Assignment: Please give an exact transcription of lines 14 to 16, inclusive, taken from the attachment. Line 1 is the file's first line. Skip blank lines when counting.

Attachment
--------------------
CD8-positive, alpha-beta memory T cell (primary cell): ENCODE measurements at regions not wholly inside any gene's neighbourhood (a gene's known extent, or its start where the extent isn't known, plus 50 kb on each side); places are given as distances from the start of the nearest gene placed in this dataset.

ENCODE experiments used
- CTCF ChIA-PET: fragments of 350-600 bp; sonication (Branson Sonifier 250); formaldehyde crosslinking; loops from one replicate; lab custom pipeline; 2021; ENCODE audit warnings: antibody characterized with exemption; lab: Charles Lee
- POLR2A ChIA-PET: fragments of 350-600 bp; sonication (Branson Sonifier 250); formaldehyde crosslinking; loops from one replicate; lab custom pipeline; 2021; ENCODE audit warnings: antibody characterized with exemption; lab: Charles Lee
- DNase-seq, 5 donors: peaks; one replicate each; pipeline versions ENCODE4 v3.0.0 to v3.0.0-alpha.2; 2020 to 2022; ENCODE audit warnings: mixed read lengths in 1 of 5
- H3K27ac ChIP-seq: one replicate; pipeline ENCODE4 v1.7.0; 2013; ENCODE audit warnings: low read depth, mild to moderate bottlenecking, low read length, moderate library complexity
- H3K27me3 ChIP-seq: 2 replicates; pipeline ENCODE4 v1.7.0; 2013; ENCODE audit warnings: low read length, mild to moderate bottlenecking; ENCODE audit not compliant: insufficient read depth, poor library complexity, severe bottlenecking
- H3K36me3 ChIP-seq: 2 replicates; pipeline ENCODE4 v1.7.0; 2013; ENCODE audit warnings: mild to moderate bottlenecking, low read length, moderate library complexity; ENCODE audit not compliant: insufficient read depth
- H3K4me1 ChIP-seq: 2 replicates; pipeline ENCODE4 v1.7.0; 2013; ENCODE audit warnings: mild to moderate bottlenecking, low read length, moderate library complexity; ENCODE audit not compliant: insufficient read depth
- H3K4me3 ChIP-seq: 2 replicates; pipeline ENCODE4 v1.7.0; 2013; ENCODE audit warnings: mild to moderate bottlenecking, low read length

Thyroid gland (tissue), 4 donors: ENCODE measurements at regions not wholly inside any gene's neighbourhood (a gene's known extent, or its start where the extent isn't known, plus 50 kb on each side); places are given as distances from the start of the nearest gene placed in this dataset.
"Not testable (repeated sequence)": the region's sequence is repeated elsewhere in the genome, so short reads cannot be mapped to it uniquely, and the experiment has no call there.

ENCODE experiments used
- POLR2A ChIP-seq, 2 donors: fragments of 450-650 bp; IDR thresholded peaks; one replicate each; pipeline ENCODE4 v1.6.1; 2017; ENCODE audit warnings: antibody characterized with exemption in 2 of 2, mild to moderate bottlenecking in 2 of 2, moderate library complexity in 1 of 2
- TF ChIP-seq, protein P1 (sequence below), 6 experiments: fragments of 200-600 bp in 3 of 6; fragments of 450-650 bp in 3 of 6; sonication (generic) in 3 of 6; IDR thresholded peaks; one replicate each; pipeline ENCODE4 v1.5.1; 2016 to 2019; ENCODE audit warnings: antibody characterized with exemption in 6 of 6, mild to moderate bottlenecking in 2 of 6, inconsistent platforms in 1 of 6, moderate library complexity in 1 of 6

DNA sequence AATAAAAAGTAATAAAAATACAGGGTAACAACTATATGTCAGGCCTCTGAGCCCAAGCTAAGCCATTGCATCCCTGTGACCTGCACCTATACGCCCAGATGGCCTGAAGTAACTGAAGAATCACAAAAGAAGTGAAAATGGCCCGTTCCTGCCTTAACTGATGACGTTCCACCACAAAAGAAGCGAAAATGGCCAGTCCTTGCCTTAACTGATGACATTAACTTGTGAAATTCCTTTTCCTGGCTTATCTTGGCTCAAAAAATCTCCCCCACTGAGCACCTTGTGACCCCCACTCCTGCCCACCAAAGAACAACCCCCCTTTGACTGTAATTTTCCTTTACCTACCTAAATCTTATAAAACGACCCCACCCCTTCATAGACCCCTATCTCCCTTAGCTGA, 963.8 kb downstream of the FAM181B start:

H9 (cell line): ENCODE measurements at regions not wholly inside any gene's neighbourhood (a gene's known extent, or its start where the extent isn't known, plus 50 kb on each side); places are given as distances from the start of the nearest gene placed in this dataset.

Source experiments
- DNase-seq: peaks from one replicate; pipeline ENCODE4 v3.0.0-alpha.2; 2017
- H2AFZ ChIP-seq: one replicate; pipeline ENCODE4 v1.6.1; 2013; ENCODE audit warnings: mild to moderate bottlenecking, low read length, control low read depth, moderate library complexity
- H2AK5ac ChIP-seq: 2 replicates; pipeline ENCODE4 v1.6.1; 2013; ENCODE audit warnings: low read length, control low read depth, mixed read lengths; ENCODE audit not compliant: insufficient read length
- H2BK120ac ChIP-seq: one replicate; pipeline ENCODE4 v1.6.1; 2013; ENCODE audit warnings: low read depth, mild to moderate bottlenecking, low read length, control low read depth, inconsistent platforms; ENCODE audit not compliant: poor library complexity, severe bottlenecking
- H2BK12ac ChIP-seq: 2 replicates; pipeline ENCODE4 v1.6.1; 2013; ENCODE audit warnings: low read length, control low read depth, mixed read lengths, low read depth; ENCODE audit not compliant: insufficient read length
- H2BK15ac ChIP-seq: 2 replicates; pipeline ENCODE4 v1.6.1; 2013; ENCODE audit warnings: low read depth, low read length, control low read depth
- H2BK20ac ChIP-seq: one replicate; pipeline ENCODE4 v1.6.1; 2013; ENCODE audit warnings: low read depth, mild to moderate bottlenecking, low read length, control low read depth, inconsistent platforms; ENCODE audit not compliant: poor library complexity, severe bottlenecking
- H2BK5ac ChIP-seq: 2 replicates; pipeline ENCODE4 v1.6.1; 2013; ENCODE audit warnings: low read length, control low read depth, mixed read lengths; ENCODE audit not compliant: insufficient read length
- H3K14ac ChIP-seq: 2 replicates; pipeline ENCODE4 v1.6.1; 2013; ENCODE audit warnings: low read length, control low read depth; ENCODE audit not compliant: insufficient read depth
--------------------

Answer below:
- POLR2A ChIP-seq, 2 donors: fragments of 450-650 bp; IDR thresholded peaks; one replicate each; pipeline ENCODE4 v1.6.1; 2017; ENCODE audit warnings: antibody characterized with exemption in 2 of 2, mild to moderate bottlenecking in 2 of 2, moderate library complexity in 1 of 2
- TF ChIP-seq, protein P1 (sequence below), 6 experiments: fragments of 200-600 bp in 3 of 6; fragments of 450-650 bp in 3 of 6; sonication (generic) in 3 of 6; IDR thresholded peaks; one replicate each; pipeline ENCODE4 v1.5.1; 2016 to 2019; ENCODE audit warnings: antibody characterized with exemption in 6 of 6, mild to moderate bottlenecking in 2 of 6, inconsistent platforms in 1 of 6, moderate library complexity in 1 of 6

DNA sequence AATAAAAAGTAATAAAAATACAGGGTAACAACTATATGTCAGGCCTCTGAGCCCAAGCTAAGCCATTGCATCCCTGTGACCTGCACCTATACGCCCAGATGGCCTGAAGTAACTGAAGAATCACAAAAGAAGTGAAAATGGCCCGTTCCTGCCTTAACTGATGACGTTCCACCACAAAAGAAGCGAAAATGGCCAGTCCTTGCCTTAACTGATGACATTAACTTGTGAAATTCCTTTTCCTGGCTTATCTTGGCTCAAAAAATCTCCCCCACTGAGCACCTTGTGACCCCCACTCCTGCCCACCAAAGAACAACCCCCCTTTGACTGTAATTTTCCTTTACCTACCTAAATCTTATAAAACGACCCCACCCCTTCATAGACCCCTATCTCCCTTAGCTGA, 963.8 kb downstream of the FAM181B start: